Pausing at first, Stocky Edwards smiles at the ground when asked to name his favourite hockey team.
“Montreal Canadians — they played hockey like hockey.”
The decorated Second World War fighter pilot ace — whose own hockey abilities sparked the interest of the Chicago Black Hawks — momentarily contemplates his life if he chose a career in hockey rather than joining the military.
“The hockey was sort of born-in – we had lots of it,” he recalls playing in Battleford, Sask. at school, where one of his teachers was an ex-NHL player who had a friend with connections to the Black Hawks. “Of course you never know, (but) I was small.”
The Comox resident, who has been knighted by the French government, is an Order of Canada recipient, a Canadian Aviation Hall of Fame inductee and was named one of the 100 most influential Canadians in aviation made the comments prior to celebrating another milestone Saturday – that of becoming a centenarian.
Edwards is taking the milestone in stride.
“I think everyone will get the same feeling as it approaches, you’re not sure if you’re going to get there or not.”
Growing up, Edwards says he considered many careers, but joining the military was not one of them. As the Second World War broke out he changed his mind.
“I thought I’d like to be a pilot. From my point of view, there isn’t a better place for a young person for training, for all sort of parts of life, not just military. They are just doing their best – all they want to do is go out and do a job for somebody …. they don’t think of their lives at all they just want to help people.”
Canada’s highest-scoring ace in the Western Desert Campaign, Edwards earned respect for his quick reflexes, flying abilities and shooting instincts while serving with 260 Squadron in the Western Desert Air Force in North Africa in 1943.
During the war, he flew Spitfires (his favourite plane) after first piloting a Kittyhawk, which has since been refurbished by Vintage Wings of Canada.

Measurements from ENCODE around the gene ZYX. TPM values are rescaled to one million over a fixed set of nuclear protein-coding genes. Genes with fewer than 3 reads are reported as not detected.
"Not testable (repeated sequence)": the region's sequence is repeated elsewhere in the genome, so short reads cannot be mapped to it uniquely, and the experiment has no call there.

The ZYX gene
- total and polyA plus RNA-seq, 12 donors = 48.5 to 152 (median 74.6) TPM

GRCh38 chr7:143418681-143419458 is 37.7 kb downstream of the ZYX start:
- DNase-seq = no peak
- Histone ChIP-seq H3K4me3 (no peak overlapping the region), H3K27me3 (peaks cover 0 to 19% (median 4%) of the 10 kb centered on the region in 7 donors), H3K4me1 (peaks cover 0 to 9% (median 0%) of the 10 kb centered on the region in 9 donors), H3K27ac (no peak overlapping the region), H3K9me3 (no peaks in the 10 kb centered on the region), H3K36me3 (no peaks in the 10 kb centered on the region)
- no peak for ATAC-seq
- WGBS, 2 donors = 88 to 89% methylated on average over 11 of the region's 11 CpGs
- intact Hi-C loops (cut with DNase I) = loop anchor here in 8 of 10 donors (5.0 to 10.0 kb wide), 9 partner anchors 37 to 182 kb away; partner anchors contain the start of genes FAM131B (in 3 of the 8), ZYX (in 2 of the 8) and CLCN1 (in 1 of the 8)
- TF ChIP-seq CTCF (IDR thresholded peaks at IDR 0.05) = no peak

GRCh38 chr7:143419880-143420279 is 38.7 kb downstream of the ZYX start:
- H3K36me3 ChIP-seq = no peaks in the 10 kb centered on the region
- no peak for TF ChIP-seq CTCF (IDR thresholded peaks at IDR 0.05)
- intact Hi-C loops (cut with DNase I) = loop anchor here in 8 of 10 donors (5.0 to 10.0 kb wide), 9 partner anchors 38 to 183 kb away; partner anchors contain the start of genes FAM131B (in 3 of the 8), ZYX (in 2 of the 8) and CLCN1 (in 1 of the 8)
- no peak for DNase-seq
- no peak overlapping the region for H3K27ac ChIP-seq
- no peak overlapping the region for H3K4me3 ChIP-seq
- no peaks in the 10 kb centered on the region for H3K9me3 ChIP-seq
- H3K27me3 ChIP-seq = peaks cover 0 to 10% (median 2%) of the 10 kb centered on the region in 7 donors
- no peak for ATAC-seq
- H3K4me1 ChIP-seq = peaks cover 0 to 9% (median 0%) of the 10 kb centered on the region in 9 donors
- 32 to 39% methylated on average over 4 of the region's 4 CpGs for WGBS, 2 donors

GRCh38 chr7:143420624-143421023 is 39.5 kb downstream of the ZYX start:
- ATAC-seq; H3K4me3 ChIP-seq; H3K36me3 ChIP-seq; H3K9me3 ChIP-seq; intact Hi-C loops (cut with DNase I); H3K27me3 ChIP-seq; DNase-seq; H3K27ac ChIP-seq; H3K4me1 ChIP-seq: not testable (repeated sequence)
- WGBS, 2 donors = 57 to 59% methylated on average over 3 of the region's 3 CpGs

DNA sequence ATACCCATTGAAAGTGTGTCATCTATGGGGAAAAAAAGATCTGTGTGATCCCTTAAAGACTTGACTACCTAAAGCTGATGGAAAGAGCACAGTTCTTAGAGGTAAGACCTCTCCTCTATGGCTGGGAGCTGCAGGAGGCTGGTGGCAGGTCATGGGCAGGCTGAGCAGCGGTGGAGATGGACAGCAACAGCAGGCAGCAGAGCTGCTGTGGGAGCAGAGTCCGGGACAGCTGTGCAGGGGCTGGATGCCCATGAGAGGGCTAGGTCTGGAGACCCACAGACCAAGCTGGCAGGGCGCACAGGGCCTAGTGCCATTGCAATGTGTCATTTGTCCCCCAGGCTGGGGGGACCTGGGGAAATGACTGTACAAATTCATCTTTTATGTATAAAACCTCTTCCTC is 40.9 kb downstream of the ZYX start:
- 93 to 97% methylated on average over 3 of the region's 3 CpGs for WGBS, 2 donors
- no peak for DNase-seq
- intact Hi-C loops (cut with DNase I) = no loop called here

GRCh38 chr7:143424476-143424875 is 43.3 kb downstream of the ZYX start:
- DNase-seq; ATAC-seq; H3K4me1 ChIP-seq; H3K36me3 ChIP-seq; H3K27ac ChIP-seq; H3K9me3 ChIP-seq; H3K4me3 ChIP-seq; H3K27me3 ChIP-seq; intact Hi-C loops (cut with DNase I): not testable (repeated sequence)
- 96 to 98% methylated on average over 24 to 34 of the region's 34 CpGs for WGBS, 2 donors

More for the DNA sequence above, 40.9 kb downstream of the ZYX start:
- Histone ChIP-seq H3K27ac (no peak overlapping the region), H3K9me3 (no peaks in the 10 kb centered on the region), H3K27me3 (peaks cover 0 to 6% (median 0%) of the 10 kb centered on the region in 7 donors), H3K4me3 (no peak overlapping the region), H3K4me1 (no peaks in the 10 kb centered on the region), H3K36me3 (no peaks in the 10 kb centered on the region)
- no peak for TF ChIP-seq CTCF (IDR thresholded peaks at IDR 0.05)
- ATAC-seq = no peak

By the start of 1943 when he was a flight commander, Edwards had earned a Distinguished Flying Medal and Distinguished Flying Cross, awarded for acts of valour or courage.
“I am (proud) in my quiet little way. I did 373 combat missions. You get sort of … you don’t know anything else. The day the war was over, it was a feeling of ‘what do I do now?’ “
Following retirement and in between spending time with his wife Toni and their four children, eight grandchild, 10 great-grandchildren and two great-great grandchildren, Edwards is passionate about the environment around him, particularly preserving it for future generations.
For 40 years, he and his family have supported Ducks Unlimited and the restoration work they do in the Comox Valley.
“They’re doing a wonderful job – they’re saving some of the things we’re losing and educating too, especially the young people. I would like young people to really get more into nature then we are.”
Greg Sawchuck, senior B.C. director for Ducks Unlimited Canada recognizes Edwards’ support for the organization.
“He’s donated to our local banquets and he and Toni always attend our banquets. Him and I have gotten together, and said ‘hey, your 100th birthday is coming up, we should do something special,’ … so we teamed up and worked together and looked towards raising $100,000 for Ducks Unlimited Canada for wetlands, waterfowl and wildlife and hopefully we’ll get there. It’s really wonderful that he put his name towards the program. I’m really proud and pleased with that.”
On June 5, the streets of Comox were set to be filled with dignitaries, military members, RCMP officers and more driving (and flying) by wishing Edwards a 100th happy birthday. Two CF-18 Hornets from 4 Wing Cold Lake were set to do a flyby over Comox over Comox at an altitude as low as 500 feet.
Edwards’ son Jim, says he’s extremely proud of his father and grateful for those celebrating with him. While his siblings could not be in the Comox Valley for the birthday due to COVID-19 travel restrictions, he notes he is representing his entire family at the celebrations.
“You think people wouldn’t want to talk about the war anymore; when you reach his age, you don’t have peers any more, (but) the whole family is immensely proud.”
Edwards says now his life revolves around Toni, whom he has been married to for 72 years.
“That’s my life. I just hope I lived it well because I’ve always done the best I could.”